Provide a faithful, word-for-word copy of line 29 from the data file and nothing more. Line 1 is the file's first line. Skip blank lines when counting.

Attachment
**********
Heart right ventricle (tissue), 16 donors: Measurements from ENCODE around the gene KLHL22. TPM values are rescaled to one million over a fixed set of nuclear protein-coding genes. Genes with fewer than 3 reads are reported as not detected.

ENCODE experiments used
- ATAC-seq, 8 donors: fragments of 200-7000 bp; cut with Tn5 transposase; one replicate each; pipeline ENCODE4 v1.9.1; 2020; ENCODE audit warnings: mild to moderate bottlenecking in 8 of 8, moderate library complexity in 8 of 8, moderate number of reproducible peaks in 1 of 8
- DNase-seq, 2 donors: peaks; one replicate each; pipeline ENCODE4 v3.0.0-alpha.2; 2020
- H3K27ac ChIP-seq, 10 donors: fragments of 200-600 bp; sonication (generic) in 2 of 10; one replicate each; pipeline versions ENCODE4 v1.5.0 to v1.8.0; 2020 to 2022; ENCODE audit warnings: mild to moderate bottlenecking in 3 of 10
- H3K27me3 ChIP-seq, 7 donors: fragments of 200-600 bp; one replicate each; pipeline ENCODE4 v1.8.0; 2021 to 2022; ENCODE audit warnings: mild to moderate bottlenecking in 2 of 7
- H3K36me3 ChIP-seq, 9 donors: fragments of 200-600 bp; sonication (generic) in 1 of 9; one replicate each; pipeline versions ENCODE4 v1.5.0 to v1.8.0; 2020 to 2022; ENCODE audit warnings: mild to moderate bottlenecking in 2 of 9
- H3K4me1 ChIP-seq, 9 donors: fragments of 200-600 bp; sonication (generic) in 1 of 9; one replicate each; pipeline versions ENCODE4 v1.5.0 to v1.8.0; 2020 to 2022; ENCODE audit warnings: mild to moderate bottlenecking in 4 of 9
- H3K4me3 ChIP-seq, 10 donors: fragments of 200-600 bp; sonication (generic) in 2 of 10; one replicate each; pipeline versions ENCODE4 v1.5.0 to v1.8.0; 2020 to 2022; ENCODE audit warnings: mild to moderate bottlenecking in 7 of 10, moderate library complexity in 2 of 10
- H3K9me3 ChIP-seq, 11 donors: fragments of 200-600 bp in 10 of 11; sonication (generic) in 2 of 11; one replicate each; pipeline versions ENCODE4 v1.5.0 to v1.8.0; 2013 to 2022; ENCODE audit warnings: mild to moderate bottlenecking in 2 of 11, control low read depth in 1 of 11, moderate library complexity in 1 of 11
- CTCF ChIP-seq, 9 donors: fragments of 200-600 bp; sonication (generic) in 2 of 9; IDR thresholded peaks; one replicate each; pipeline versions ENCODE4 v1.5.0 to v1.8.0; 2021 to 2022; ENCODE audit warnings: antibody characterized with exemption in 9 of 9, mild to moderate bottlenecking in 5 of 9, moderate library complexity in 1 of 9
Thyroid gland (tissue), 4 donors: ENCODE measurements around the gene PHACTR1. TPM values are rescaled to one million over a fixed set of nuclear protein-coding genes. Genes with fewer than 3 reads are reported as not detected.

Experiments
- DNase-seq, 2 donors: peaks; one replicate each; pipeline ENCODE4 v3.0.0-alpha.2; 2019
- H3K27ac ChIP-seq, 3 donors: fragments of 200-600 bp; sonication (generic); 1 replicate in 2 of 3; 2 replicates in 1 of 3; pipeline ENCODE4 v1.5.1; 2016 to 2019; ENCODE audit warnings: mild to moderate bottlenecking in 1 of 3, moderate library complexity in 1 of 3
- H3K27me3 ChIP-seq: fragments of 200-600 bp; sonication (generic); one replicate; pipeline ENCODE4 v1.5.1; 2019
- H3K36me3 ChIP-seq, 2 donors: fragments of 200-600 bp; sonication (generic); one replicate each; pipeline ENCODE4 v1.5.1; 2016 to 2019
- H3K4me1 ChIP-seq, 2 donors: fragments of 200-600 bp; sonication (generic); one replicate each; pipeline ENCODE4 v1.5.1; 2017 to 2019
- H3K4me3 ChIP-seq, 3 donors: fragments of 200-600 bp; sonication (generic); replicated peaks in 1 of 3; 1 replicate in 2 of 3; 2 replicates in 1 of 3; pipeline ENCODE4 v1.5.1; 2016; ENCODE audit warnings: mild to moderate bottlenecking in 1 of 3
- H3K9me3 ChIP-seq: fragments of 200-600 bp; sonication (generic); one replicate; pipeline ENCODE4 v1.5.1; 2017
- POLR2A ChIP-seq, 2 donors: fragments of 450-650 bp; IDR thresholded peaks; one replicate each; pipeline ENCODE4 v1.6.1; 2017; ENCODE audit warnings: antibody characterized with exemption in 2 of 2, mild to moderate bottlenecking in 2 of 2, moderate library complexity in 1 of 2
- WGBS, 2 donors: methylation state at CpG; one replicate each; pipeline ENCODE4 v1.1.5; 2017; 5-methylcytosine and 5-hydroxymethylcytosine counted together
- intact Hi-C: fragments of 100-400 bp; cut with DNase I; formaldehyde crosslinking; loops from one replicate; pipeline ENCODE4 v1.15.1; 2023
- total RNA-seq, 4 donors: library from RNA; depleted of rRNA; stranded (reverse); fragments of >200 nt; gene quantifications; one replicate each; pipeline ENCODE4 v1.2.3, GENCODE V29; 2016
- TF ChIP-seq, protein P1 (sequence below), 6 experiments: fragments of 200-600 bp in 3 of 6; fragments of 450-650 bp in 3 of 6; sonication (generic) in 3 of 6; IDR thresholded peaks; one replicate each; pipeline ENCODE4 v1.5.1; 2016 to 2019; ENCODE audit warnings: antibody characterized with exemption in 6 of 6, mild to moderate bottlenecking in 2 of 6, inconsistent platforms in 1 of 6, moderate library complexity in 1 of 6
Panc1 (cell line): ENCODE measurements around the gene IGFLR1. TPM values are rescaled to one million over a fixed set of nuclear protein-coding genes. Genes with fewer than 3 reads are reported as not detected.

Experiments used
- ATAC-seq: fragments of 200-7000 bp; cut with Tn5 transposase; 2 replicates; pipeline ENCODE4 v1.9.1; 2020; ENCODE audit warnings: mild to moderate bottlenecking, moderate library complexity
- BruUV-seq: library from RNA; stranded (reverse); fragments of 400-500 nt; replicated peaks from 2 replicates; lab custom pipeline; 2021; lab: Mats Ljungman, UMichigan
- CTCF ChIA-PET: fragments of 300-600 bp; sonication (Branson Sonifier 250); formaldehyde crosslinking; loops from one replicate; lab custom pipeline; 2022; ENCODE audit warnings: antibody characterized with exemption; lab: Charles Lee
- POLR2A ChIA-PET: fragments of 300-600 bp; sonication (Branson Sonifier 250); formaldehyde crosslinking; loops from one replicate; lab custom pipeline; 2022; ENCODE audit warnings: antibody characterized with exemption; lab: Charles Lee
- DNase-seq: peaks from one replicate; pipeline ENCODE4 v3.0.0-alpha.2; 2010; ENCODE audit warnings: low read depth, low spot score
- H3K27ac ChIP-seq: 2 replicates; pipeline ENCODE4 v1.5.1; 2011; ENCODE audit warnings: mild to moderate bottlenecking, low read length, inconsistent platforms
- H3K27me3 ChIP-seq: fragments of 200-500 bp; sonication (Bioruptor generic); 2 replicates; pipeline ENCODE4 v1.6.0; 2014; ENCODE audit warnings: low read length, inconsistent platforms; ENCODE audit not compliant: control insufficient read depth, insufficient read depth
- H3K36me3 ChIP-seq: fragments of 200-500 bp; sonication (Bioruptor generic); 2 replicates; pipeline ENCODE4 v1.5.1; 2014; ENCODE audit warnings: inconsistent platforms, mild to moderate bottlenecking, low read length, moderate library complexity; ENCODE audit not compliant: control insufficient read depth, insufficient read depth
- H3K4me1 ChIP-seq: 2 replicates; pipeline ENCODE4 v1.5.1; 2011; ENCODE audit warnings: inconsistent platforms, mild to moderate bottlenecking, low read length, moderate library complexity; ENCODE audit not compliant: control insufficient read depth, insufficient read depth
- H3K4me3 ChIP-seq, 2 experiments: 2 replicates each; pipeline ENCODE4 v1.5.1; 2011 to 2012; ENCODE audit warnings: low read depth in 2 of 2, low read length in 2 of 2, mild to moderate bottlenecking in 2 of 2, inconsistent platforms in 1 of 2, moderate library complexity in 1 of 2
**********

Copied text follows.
- BruUV-seq: library from RNA; stranded (reverse); fragments of 400-500 nt; replicated peaks from 2 replicates; lab custom pipeline; 2021; lab: Mats Ljungman, UMichigan